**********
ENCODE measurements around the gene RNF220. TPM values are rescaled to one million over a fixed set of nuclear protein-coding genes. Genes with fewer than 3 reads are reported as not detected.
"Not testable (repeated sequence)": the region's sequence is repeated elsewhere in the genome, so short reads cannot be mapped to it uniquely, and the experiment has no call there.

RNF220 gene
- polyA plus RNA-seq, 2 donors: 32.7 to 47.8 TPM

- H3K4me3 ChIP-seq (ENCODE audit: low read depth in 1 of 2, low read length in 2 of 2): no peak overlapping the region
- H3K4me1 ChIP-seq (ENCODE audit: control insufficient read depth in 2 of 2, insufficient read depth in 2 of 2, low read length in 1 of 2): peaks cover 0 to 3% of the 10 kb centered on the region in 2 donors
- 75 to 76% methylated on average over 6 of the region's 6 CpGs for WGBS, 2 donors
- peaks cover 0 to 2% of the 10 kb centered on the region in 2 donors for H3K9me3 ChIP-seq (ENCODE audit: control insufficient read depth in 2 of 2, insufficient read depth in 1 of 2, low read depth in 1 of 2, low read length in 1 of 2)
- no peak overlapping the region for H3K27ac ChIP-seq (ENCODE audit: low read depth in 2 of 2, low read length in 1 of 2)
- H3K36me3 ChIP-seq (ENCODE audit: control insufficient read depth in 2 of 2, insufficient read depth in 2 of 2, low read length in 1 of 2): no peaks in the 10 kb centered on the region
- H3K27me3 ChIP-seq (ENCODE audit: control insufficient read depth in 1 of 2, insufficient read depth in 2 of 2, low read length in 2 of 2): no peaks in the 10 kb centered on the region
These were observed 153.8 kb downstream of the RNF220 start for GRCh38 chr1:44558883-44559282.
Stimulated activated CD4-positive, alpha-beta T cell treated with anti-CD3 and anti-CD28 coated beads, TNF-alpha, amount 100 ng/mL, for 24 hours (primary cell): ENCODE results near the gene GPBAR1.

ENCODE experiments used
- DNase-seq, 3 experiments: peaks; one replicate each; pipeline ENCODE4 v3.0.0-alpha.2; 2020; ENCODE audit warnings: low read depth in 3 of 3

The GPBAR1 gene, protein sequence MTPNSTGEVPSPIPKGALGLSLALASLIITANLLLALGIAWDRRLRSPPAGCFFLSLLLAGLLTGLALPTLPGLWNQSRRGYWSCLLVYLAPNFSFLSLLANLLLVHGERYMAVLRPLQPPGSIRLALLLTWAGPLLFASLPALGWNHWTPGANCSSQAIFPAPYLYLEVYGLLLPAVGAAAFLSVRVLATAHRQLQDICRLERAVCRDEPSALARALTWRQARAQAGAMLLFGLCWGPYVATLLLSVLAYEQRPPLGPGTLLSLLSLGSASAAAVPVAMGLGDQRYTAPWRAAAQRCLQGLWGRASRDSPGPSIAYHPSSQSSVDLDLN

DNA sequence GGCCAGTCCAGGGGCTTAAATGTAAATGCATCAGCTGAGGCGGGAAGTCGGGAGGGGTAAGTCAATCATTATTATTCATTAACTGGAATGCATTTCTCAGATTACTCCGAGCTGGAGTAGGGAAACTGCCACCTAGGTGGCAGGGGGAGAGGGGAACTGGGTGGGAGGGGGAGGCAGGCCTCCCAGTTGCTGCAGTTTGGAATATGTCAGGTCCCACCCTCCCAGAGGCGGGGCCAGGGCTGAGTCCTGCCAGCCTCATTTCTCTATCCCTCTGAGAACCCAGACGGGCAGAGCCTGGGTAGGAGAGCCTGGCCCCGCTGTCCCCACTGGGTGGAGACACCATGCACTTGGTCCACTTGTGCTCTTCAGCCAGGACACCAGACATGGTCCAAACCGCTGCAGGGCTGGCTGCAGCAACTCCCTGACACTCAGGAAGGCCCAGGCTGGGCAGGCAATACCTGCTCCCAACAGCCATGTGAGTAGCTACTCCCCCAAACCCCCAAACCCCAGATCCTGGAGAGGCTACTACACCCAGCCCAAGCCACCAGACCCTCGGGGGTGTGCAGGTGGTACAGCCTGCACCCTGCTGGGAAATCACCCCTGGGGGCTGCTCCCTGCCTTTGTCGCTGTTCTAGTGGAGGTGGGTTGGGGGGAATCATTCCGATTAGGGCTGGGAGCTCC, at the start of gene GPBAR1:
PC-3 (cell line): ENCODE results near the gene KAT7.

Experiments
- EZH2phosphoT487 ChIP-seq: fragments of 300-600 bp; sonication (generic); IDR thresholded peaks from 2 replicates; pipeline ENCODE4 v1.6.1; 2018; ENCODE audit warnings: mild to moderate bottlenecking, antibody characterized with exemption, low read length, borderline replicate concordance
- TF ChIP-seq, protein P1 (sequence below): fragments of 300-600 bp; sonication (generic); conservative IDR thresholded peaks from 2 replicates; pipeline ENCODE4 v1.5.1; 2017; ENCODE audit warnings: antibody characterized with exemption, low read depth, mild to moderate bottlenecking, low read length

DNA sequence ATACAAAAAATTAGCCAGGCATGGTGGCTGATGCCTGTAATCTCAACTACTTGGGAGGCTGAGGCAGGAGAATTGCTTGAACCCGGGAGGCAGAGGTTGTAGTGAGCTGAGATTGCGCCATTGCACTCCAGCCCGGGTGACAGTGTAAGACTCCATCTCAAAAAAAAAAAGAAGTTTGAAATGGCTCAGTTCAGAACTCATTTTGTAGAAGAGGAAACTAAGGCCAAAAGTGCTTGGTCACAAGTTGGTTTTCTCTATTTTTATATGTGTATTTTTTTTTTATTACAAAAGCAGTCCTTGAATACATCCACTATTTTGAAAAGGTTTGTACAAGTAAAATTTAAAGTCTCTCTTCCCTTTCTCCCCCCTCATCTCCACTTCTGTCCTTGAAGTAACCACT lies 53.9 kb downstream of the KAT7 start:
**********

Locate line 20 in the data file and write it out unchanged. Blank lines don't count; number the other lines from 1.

- EZH2phosphoT487 ChIP-seq: fragments of 300-600 bp; sonication (generic); IDR thresholded peaks from 2 replicates; pipeline ENCODE4 v1.6.1; 2018; ENCODE audit warnings: mild to moderate bottlenecking, antibody characterized with exemption, low read length, borderline replicate concordance